System 100 may also include a display or output device, an input device such as a keyboard, mouse, touch screen or other input device, and may be connected to additional systems via a logical network. Many of the embodiments described herein may be practiced in a networked environment using logical connections to one or more remote computers having processors. Logical connections may include a local area network (LAN) and a wide area network (WAN) that are presented here by way of example and not limitation. Such networking environments are commonplace in office-wide or enterprise-wide computer networks, intranets and the Internet and may use a wide variety of different communication protocols.
Those skilled in the art can appreciate that such network computing environments can typically encompass many types of computer system configurations, including personal computers, hand-held devices, multi-processor systems, microprocessor-based or programmable consumer electronics, network PCs, minicomputers, mainframe computers, and the like. Embodiments may also be practiced in distributed computing environments where tasks are performed by local and remote processing devices that are linked (either by hardwired links, wireless links, or by a combination of hardwired or wireless links) through a communications network. In a distributed computing environment, program modules may be located in both local and remote memory storage devices.
Implementations described in this specification can be implemented in digital electronic circuitry, or in computer software, firmware, or hardware, including the structures disclosed in this specification and their structural equivalents, or in combinations of one or more of them. The implementations described in this specification can be embodied as one or more computer programs, i.e., one or more modules of computer program instructions, encoded on one or more computer storage media for execution by, or to control the operation of, a data processing apparatus.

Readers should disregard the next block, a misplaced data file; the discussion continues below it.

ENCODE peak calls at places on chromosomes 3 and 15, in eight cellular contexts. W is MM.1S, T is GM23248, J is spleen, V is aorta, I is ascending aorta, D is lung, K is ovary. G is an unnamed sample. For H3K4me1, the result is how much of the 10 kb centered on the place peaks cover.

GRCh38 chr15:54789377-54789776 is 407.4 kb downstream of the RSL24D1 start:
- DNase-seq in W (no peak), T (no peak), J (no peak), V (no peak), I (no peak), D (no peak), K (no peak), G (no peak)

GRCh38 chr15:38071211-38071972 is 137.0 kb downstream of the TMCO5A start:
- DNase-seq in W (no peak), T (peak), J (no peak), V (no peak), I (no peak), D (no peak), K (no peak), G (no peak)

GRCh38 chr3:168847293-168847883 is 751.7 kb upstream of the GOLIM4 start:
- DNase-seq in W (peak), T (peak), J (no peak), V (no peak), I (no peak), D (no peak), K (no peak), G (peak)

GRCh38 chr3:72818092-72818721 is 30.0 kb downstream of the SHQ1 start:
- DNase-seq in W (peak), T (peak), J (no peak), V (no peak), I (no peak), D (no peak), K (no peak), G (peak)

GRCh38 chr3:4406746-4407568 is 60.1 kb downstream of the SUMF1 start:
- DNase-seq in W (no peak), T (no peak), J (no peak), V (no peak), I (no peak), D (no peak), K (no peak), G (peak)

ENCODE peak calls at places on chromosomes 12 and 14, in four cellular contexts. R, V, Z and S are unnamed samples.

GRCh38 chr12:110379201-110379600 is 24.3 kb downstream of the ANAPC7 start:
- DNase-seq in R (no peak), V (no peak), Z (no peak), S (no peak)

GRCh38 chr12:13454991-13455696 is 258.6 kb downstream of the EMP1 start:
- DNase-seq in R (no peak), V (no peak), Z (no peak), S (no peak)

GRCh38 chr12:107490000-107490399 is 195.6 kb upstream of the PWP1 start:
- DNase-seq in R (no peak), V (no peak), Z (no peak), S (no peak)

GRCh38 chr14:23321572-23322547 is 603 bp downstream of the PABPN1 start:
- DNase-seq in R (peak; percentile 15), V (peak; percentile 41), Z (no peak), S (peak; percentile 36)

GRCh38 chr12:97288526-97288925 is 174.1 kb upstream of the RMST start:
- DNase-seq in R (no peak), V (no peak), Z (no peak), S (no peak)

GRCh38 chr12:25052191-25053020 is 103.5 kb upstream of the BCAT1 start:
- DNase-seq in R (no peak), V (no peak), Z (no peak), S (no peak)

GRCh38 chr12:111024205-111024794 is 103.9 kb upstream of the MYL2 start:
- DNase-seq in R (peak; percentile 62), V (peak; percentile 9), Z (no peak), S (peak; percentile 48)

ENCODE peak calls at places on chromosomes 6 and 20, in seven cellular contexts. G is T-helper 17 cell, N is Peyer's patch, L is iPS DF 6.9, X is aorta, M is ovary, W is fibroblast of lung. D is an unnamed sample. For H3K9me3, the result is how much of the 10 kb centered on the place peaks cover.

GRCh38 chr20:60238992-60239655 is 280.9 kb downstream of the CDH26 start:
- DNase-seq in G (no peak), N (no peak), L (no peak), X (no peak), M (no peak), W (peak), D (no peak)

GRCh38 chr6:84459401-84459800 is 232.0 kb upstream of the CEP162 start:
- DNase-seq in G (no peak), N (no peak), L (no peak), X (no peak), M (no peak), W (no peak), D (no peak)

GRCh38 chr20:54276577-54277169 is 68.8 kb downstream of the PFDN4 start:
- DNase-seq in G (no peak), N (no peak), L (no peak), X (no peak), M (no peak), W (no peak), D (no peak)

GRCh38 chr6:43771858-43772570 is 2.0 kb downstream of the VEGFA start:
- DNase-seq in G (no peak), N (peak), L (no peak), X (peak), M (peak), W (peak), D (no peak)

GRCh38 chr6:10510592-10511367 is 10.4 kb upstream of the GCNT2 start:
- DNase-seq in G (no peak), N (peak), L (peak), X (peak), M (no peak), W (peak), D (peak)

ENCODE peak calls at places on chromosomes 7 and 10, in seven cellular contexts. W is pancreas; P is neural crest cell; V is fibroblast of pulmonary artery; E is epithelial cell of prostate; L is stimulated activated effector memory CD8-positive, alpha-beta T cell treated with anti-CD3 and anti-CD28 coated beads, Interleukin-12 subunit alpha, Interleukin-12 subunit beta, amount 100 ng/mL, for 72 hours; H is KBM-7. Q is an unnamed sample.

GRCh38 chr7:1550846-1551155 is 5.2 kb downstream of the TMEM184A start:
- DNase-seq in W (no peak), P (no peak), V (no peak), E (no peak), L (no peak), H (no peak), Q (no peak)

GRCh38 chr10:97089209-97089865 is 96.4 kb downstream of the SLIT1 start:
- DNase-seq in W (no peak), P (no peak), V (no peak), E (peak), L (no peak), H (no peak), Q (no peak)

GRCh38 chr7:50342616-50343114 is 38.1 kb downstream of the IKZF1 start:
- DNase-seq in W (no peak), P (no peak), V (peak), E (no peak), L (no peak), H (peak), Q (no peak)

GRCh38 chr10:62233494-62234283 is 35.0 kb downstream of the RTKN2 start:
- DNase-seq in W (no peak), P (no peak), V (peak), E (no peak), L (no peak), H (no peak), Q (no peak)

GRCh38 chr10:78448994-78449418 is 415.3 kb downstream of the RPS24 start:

Alternatively or in addition, the program instructions can be encoded on an artificially-generated propagated signal, e.g., a machine-generated electrical, optical, or electromagnetic signal that is generated to encode information for transmission to suitable receiver apparatus for execution by a data processing apparatus. A computer storage medium can be, or be included in, a computer-readable storage device, a computer-readable storage substrate, a random or serial access memory array or device, or a combination of one or more of them. Moreover, while a computer storage medium is not a propagated signal, a computer storage medium can be a source or destination of computer program instructions encoded in an artificially-generated propagated signal. The computer storage medium can also be, or be included in, one or more separate components or media (e.g., multiple CDs, disks, or other storage devices). Accordingly, the computer storage medium is both tangible and non-transitory.
FIG. 4 illustrates an arrangement according to an exemplary implementation. One or more scanners 170 may be provided as image acquisition units in the exemplary arrangement. For example, the arrangement may include a network of scanners 170 in communication with the system 100. Data from one or more of the scanners 170 may be received by the system 100 for processing.
The system 100 is further configured to supply data to a database 180. The system 100 may supply imaging data collected from the one or more scanners 170 to the database 180. For ease of illustration, the database 180 is shown as being external to the system 100. However, in some embodiments, the system 100 may include the database 180 in a memory. The database 180 may be maintained in a local or remote server or other cloud-based storage environment so as to communicate wirelessly with system 100 and/or scanners 170, in at least one embodiment.